Announcing Open Attribute

I am so proud to announce the launch of Open Attribute, a suite of tools that makes attributing openly licensed content as easy as cut and paste. Today we are launching browser add-ons for Firefox and Chrome that detect Creative Commons license information on a website, and pull that information into a properly formatted attribution that complies with the terms of the license. We have an Opera add-on coming soon, and our next steps will be to build plugins for WordPress and Drupal. This project is a mere three months in the making, and it has been incredibly exciting to be a part of.

Allow me to indulge in the sharing of a little back story. I’ve been involved with Open Attribute since its inception at the Drumbeat Festival last November. It all started in the peer learning tent on the first day of the festival, where Jane Park from Creative Commons was leading a workshop on open content. We broke into small groups to consider the question “What are the barriers to reuse of open content?” More and more people and institutions are publishing open content, but the reuse rates, as far as anyone can tell, are very low. What’s the point of open content if people aren’t using and building on it? After we came up with a list of barriers, each group focused on one and asked “What might some solutions be to this barrier?”

The group I was in quickly zeroed in on attribution, specifically, how confusing people find it. All of us had heard from individuals who resist using open content because they don’t understand how to comply with the attribution requirement. Workshops and how-to guides and step by step flowcharts haven’t reduced the confusion, so we thought, “What if we can just create attributions automatically? Like the citation generators in academic databases? Click a button and you can have a properly formatted citation in MLA style, APA style, Chicago style. Technically, there is no reason why we couldn’t do a similar thing for attribution.”

As soon as this idea came forward (no one remembers who said it first, but I think it was Jane), we all got really excited. We knew we were on to something. Here was a tool we could build to solve a problem that training alone hadn’t solved. And we had come up with it in a setting that was all about connecting the people with ideas to the people with the skills to make those ideas a reality.

At the end of the first day, we reported out on our idea to the whole Drumbeat festival, and a couple of people from Mozilla quickly reached out to offer support with coordinating the project. Several of us spent the second day of the conference working on an outline of the idea, some basic specifications for the tools, and some text that would help us recruit other interested participants. Most of that work is still hanging out in our neglected wiki page.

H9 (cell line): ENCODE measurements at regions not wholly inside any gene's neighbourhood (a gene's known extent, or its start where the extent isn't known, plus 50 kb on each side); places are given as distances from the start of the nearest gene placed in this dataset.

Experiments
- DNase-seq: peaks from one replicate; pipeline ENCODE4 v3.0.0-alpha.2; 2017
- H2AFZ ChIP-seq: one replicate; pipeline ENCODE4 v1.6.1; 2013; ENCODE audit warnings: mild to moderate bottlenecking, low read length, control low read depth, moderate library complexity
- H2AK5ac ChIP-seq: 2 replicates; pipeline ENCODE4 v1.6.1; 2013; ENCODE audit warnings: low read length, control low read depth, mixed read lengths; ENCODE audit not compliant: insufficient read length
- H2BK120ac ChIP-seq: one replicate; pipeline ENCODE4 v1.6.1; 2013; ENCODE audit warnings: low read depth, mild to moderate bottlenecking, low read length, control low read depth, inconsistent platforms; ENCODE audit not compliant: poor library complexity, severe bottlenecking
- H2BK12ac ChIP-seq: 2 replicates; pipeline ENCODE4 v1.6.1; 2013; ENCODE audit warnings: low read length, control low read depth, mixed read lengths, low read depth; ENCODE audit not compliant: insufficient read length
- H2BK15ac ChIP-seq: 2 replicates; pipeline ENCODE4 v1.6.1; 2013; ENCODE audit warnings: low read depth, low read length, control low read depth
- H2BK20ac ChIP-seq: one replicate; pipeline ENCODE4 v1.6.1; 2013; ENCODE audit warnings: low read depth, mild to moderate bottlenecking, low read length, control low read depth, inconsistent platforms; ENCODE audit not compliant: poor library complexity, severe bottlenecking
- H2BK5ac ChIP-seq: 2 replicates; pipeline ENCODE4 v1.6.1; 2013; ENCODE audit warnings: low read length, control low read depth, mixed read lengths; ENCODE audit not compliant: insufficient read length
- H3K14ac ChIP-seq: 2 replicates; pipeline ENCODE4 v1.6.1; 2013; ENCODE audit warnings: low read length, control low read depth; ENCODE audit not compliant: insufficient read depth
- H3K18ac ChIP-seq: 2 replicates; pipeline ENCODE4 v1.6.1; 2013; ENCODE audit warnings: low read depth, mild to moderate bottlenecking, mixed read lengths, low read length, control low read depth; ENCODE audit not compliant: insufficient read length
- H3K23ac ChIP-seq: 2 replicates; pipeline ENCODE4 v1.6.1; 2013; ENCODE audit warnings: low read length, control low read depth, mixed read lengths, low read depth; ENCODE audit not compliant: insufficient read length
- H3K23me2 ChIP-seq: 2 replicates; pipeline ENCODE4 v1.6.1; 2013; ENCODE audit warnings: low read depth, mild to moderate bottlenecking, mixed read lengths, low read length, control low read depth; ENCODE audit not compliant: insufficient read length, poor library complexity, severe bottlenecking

Mozilla asked me if I would be the “educator lead” for this project. I had no idea what that meant. I don’t think they did either. Nathan Yergler from Creative Commons was to be the “technical lead”. We created a Google group, participated in a couple of Drumbeat conference calls, and through some magical mix of Mozilla outreach, Twitter, and luck, we ended up with a great team of people who had the right skills and a huge amount of energy. At this point, I don’t think anyone knows or cares who was supposed to be the “lead” on the project; everyone pitched in and worked hard, and we made decisions on everything from development priorities to icon design more or less by consensus. Three months later here we are, launching our first tools.

I have never worked on a project like this before. Partly it’s that it was significantly more technical than anything I’ve ever done, with techier collaborators – I had to learn how to use IRC! But mostly it’s that here was a group of people, from vastly different personal and professional backgrounds, most of whom had never met in person, scattered all over the world, who spent substantial time working on Open Attribute just because they cared about it. Yes yes, this is what free and open software is all about, but I’m not a programmer, so I’d never experienced this kind of distributed collaboration before now. It is awesome. I am so proud of what our team has accomplished, and I’m excited to get to work on the next phase of development. Oh, and also, the add-ons themselves are great. I am already using them. They make attributing CC licensed content so much easier. Go install one.